Benson Henderson's last loss came against Anthony Pettis in December 2010. (AP)
Any chance you didn’t get around to reading SI.com’s Crash Course to UFC 164 earlier this week? If that’s the case (shame on you!), you didn’t see my prediction for the main event … so maybe I can get away with picking Anthony Pettis here … even though I went with Benson Henderson the first time.
That’d be sneaky. That’d be cowardly. That’d be covering my bases.
This fight -- Henderson defending his lightweight championship against the last man to beat him -- is really tough to call.
I did make a call, though, based on my belief that Henderson will operate from hard-won knowledge -- see “Showtime Kick” -- that it’s dangerous to give Pettis room to work. So he won’t. Ben is awfully good at nullifying another man’s weapons with his unrelenting attack. He recognizes that Pettis wants to move forward. So he will instead.
But here’s the counterargument, in question form, from the Pettis supporter inside me: Can the champ do that for 25 minutes?
Yes, we’ve seen Henderson go five rounds in four straight fights, then seen him have his hand raised a winner by decision each time. But neither Frankie Edgar nor Nate Diaz nor Gilbert Melendez has what Anthony Pettis possesses: the explosiveness to make one short lapse by Henderson a fight-finishing moment.
I’m sticking to my guns, though, which is to say: Henderson by decision.
Other main card predictions:
Frank Mir vs. Josh Barnett
The narrative being recited by Mir in advance of this long-awaited co-main event is that if he and Barnett had met back in the day -- before Josh was banished from the UFC in 2002 for failing a post-fight drug test the night he won the heavyweight championship from Randy Couture -- he wouldn’t have had the seasoning to hang with the man known as “The Baby-Faced Assassin.” Frank was a prelim fighter in just his fourth pro bout on that UFC 36 card where Barnett beat Couture to run his record to 13-1. So, as logic would have it, Mir should have Father Time on his side now, right? Not really. The men are just a year and a half apart in age, and the 35-year-old Barnett -- now known as “The Warmaster” because, well, the baby face has aged -- seems to have more left in the tank. This one could look like Old Timers’ Day at the ballpark if the big guys stalk each other from long range, but I’m going to be an optimist and envision a fun-to-watch tussle on the mat. Barnett by decision.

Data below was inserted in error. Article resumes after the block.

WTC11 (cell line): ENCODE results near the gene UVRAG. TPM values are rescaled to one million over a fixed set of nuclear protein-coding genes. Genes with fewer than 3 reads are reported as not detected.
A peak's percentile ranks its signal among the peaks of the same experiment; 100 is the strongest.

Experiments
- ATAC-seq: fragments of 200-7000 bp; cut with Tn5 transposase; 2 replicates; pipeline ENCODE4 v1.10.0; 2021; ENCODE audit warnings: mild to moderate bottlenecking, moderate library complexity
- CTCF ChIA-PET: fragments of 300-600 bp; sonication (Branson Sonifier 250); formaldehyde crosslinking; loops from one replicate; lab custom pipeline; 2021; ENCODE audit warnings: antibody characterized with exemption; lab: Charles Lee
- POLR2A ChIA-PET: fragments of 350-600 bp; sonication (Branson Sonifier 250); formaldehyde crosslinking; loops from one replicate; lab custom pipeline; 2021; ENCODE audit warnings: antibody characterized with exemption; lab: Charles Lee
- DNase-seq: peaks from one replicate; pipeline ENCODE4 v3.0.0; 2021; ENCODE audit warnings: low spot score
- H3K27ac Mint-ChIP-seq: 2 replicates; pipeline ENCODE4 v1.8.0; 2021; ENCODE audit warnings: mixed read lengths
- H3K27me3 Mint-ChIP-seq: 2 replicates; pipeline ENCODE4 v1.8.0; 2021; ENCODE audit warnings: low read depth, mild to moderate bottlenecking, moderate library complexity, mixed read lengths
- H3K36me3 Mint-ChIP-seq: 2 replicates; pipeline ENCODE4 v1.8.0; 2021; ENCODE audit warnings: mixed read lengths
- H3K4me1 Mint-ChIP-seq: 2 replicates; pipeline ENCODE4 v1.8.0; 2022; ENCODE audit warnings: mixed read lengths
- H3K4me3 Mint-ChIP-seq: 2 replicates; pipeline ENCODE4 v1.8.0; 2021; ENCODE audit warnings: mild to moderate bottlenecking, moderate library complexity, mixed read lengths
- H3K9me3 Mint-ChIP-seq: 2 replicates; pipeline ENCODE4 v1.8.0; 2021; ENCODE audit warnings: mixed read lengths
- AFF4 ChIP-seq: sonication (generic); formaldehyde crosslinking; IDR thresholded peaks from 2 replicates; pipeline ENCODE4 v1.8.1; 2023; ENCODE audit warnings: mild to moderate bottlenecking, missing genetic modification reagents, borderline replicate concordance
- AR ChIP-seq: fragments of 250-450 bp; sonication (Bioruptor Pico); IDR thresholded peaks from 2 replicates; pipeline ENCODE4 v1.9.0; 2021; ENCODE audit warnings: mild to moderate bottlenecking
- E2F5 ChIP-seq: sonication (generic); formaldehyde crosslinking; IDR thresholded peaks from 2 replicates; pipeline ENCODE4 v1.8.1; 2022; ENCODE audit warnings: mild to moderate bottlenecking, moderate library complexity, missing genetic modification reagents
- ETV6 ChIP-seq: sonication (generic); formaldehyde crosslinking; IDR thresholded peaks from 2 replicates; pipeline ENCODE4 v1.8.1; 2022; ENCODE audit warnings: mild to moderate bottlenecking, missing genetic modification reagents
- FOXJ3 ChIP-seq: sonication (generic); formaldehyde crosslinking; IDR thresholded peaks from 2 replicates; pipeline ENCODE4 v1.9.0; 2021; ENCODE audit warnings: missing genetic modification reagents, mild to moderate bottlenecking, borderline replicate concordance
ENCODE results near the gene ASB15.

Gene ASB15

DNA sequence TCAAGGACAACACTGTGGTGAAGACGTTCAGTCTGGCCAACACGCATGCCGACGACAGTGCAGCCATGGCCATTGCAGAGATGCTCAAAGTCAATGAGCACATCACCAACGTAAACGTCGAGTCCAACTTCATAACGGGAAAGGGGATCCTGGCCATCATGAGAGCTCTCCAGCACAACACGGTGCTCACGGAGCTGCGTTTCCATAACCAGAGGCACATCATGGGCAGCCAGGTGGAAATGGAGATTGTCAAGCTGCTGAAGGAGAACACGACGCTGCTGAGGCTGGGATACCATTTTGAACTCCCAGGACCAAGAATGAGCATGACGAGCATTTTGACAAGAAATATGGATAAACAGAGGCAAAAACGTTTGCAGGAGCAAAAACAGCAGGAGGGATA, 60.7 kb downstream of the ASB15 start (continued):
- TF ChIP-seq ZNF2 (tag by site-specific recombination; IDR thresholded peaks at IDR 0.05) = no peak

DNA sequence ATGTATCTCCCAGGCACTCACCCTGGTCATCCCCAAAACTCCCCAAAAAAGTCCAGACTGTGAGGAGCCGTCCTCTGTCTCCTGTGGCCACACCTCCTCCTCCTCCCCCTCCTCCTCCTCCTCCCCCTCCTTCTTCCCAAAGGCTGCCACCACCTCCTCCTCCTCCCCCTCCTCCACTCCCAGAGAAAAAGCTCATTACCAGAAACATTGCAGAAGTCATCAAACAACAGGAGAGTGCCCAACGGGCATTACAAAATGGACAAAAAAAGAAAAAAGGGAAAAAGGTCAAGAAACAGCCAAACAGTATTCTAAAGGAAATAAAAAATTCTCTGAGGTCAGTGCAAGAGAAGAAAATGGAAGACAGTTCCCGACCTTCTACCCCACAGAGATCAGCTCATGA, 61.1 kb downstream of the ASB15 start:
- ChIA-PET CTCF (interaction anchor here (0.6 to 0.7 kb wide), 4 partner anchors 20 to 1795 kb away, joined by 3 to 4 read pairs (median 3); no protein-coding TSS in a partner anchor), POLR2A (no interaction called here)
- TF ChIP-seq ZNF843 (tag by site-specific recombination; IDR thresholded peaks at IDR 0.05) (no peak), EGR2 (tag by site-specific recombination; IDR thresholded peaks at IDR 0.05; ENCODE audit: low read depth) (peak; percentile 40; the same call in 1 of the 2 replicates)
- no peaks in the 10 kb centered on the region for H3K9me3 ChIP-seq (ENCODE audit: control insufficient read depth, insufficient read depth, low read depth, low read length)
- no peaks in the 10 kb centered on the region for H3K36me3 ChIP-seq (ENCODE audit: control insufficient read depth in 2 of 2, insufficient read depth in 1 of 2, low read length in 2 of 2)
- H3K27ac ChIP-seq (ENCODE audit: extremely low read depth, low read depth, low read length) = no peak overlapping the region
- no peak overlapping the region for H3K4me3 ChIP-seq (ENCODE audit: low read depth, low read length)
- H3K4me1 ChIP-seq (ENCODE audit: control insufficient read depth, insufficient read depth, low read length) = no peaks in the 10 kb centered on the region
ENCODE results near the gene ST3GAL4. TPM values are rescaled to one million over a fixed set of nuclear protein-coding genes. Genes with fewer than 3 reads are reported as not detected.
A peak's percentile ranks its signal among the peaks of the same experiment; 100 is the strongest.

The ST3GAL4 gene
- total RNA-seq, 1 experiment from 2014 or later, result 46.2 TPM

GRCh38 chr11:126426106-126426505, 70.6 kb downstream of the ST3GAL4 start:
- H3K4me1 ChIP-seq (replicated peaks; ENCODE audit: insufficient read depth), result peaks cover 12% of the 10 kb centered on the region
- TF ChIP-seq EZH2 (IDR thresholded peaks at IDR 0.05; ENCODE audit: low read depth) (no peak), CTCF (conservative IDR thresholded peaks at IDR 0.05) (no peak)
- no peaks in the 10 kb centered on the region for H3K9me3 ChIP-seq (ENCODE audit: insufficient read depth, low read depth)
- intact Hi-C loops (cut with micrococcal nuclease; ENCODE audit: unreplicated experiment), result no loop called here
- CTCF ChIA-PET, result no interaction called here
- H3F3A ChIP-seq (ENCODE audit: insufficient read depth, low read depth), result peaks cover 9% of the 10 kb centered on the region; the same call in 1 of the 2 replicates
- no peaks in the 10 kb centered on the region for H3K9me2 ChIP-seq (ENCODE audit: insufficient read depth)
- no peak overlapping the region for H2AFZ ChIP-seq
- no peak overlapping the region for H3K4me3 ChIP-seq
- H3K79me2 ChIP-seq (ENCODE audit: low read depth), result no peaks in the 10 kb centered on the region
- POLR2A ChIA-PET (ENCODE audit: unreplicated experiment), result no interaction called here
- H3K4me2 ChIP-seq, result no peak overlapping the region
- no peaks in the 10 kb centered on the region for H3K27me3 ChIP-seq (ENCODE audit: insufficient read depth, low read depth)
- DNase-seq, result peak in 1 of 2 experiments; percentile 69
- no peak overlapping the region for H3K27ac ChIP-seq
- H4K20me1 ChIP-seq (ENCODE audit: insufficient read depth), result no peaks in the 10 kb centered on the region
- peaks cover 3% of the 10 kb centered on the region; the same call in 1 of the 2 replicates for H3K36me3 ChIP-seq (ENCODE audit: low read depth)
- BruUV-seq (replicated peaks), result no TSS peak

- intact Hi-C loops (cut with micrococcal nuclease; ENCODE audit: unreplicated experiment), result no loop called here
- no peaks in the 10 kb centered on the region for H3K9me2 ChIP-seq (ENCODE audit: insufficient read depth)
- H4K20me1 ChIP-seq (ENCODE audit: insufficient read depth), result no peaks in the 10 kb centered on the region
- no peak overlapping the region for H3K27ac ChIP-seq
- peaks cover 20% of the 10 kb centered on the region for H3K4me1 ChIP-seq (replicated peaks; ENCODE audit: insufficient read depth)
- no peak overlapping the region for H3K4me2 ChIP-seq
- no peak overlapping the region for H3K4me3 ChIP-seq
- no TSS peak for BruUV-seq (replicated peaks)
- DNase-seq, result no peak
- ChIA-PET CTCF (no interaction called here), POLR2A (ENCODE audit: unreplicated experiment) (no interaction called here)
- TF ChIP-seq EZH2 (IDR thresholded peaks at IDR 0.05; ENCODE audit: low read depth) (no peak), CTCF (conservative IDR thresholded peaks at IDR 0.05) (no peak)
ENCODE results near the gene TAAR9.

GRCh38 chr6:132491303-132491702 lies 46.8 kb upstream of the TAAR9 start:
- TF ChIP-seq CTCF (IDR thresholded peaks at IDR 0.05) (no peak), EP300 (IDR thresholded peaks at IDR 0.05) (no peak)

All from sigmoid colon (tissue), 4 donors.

Chad Mendes vs. Clay Guida
Mendes was 11-0 when he stepped into the cage in Rio de Janeiro last year to challenge José Aldo for the featherweight belt. He was knocked out. Back to the drawing board he went, and what we see today is not merely the relentless wrestler of old but an all-around threat. His three results since the failed title shot: TKO, KO TKO, all in the first round. Guida is an elusive guy -- sometimes too elusive for his own good -- but can he stay out of the way of Chad’s punches? I don’t think so. Mendes by TKO.
Ben Rothwell vs. Brandon Vera
Anyone have a coin I can flip? Vera is 35, injury-prone and inexplicably inconsistent even on his healthiest day. Rothwell is exactly the same, other than being four years younger and four tons bigger (the latter a slight exaggeration). Vera, who has won just one of his last five fights, is returning to heavyweight after four years at 205 pounds. Speaking of four years, that’s how long Rothwell’s pattern of win-loss-win-loss has gone on. Big Ben is due for a win. Rothwell by TKO.
Erik Koch vs. Dustin Poirier
This matchup was talked about a couple of years ago, when these two were young stars on the rise. Both are 24 now, still young … and coming off a loss. Koch fell Ricardo Lama, Poirier to Cub Swanson three weeks later. No shame in losing to top opponents, even if it takes some of the shine off this fight. The winner is right back in the race. Koch by decision.